California Returns Over 40 Acres to Indian Community of Fort Independence

California Returns Over 40 Acres to Indian Community of Fort Independence

California ( – In a groundbreaking move, Governor Gavin Newsom revealed that the California Department of Fish and Wildlife (CDFW) has officially handed over over 40 acres of the Mount Whitney Fish Hatchery to the Fort Independence Indian Community. This transfer of land marks a significant milestone as it represents the state’s dedication to collaboration and rectifying historical injustices by returning land to a California tribe.

The Fort Independence Indian Community, a tribe of Paiute people recognized by the federal government, has a profound bond with the land. They have been serving as stewards of this land for generations. The recent return of this acreage provides an opportunity for the tribe to rejuvenate traditional land management practices. This restoration will contribute to a healthier environment that aligns with their cultural heritage.

Governor Newsom stressed the significance of this measure in fostering unity and addressing historical grievances. By reinstating the enduring bond between the Fort Independence Indian Community and their ancestral land, it will bring benefits not only to the tribe but also to the neighboring communities and the entire state.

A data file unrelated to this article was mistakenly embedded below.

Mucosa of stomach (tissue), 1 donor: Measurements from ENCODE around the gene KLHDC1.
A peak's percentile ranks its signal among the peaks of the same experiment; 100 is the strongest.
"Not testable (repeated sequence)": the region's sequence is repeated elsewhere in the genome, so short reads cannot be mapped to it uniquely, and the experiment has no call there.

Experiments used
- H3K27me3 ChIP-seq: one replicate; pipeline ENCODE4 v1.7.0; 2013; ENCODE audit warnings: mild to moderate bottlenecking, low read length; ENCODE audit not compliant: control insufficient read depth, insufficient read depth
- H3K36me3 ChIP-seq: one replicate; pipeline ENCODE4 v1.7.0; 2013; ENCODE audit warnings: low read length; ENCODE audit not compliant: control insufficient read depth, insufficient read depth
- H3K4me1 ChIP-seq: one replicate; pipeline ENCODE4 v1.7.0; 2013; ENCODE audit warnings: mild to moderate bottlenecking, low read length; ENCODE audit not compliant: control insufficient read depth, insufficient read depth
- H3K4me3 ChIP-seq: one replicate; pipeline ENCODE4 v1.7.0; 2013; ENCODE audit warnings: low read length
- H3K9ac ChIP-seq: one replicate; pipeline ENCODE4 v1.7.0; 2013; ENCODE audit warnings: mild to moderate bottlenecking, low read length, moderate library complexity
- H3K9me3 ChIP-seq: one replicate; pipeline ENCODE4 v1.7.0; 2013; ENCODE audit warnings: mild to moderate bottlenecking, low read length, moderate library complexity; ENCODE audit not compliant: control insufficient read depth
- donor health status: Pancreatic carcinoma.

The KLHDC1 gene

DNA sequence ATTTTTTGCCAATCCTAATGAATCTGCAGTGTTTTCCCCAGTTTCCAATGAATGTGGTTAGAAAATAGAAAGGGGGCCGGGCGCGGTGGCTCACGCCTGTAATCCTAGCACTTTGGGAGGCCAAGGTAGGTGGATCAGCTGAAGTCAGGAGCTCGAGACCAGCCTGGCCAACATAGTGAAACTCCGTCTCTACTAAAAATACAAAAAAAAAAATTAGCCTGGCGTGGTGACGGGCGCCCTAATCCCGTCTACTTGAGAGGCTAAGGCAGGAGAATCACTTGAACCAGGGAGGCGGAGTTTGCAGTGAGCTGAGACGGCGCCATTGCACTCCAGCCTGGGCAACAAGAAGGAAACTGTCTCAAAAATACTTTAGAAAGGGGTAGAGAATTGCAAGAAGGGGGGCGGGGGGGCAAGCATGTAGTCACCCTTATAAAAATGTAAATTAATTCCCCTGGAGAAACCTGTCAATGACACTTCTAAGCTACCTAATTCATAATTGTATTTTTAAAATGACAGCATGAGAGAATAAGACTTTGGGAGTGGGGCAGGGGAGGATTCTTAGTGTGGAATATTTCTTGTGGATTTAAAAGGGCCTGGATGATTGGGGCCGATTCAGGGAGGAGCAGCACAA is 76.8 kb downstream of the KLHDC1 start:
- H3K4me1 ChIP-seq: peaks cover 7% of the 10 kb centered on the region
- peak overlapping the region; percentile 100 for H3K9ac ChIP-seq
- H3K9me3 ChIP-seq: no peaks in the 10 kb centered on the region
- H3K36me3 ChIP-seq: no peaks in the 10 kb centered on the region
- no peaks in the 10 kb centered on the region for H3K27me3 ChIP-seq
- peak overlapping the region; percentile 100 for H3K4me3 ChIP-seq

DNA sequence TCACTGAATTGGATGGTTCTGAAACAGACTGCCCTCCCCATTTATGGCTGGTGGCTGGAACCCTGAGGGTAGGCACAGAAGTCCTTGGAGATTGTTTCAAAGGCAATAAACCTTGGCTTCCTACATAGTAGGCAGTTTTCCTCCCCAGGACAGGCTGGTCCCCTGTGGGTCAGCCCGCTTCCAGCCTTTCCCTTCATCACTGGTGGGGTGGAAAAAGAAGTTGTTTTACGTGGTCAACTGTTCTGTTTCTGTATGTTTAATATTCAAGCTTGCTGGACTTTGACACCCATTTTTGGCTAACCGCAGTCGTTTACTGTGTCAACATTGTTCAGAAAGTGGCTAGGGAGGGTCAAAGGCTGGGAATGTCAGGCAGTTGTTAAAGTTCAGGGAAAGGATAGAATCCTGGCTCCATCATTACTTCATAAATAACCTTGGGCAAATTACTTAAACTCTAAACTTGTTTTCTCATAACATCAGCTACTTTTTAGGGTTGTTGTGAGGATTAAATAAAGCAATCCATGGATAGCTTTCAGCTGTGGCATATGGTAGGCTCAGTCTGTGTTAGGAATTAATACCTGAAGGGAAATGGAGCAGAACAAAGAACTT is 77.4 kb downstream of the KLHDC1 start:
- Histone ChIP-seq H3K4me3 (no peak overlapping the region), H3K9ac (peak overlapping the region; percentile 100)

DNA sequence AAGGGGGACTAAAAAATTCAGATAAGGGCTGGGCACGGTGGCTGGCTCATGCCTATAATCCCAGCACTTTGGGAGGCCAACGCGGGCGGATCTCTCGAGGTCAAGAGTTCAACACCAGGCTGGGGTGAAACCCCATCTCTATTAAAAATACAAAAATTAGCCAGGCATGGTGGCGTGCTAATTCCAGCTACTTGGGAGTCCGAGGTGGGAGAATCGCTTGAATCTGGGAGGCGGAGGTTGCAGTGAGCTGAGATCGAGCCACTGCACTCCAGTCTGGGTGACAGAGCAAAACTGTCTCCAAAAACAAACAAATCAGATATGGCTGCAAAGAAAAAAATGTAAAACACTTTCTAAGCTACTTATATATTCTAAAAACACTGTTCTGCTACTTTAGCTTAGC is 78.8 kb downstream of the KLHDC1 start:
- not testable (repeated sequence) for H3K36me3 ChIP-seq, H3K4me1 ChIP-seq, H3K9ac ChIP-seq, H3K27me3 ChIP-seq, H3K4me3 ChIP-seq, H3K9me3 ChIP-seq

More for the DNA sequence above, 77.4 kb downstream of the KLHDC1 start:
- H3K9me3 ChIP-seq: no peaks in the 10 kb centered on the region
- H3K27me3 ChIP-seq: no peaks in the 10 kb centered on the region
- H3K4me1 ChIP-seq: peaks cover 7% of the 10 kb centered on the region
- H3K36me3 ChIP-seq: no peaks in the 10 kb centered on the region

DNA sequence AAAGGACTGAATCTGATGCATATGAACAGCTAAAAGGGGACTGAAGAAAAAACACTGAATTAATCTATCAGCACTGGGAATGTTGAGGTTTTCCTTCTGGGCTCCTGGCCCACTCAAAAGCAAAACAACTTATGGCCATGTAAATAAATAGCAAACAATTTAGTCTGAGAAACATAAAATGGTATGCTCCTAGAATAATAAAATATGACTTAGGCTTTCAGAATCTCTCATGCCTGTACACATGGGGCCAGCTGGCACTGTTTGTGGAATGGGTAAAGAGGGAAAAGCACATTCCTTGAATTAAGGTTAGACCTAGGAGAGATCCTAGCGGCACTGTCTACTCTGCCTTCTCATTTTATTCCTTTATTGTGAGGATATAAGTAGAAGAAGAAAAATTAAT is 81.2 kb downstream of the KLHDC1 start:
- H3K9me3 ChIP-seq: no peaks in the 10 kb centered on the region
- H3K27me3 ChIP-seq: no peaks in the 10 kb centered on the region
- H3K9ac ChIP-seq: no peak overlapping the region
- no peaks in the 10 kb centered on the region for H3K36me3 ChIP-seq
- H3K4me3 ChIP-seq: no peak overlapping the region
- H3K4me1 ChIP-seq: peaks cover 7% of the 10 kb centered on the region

Water is of great importance to the Paiute tribe, as it is deeply ingrained in their culture. Tribal Chairman Carl Dahlberg emphasized the sacred nature of the lands along the Oak Creek banks, highlighting the cultural and historical ties. Preserving the Mount Whitney Fish Hatchery property is crucial for the Paiute people, as it is intertwined with their identity. This preservation ensures that future generations will have access to the knowledge and history of the tribe.

California Native peoples’ efforts to restore their ancestral lands have been praised by Tribal Affairs Secretary Christina Snider-Ashtari. This announcement is in line with the Governor’s larger initiatives, such as the $101 million Tribal Nature-Based Solutions Program, which assists tribal projects in promoting community well-being, workforce development, and land acquisition.

California takes a significant leap towards healing and acknowledging the rights of its Native peoples with this groundbreaking transfer. It reflects the state’s dedication to promoting access, inclusion, and environmental conservation. The collaborative efforts highlight the importance of recognizing past injustices and fostering partnerships for a fairer future.


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